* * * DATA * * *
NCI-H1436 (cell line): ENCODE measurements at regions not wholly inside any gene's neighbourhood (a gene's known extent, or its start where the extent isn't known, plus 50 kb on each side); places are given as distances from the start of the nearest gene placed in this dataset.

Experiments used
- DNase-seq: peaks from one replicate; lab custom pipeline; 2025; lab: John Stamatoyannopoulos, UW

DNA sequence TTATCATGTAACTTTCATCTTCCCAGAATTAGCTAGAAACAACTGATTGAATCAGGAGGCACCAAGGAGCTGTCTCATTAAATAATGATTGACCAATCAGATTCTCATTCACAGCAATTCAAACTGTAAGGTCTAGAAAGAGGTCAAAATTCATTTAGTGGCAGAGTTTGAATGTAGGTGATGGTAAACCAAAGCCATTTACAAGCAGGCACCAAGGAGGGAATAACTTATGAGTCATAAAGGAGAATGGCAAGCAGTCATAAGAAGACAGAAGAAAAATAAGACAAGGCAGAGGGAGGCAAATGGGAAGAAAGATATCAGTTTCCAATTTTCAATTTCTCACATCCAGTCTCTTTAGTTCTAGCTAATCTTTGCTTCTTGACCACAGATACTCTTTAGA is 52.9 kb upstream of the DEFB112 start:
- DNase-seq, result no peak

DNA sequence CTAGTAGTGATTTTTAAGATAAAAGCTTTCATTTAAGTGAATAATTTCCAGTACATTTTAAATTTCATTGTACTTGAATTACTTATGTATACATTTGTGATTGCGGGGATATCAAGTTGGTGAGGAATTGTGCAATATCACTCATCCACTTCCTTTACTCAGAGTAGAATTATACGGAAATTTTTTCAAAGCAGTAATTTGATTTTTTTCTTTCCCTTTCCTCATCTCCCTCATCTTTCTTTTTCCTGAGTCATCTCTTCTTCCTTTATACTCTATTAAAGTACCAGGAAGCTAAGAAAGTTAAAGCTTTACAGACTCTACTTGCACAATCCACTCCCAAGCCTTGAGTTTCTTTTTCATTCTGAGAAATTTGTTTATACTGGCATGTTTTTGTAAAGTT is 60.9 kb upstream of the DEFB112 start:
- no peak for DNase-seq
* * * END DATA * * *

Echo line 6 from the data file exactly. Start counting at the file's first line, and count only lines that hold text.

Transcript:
DNA sequence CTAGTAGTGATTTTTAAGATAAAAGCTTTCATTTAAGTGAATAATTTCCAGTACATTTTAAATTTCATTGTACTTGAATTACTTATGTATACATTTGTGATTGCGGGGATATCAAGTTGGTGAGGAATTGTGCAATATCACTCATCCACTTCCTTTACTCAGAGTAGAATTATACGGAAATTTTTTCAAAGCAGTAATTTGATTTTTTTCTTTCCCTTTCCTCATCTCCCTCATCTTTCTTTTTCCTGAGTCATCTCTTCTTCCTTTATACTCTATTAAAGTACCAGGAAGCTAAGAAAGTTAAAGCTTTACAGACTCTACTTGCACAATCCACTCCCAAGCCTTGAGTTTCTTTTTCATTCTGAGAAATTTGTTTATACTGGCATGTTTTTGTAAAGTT is 60.9 kb upstream of the DEFB112 start: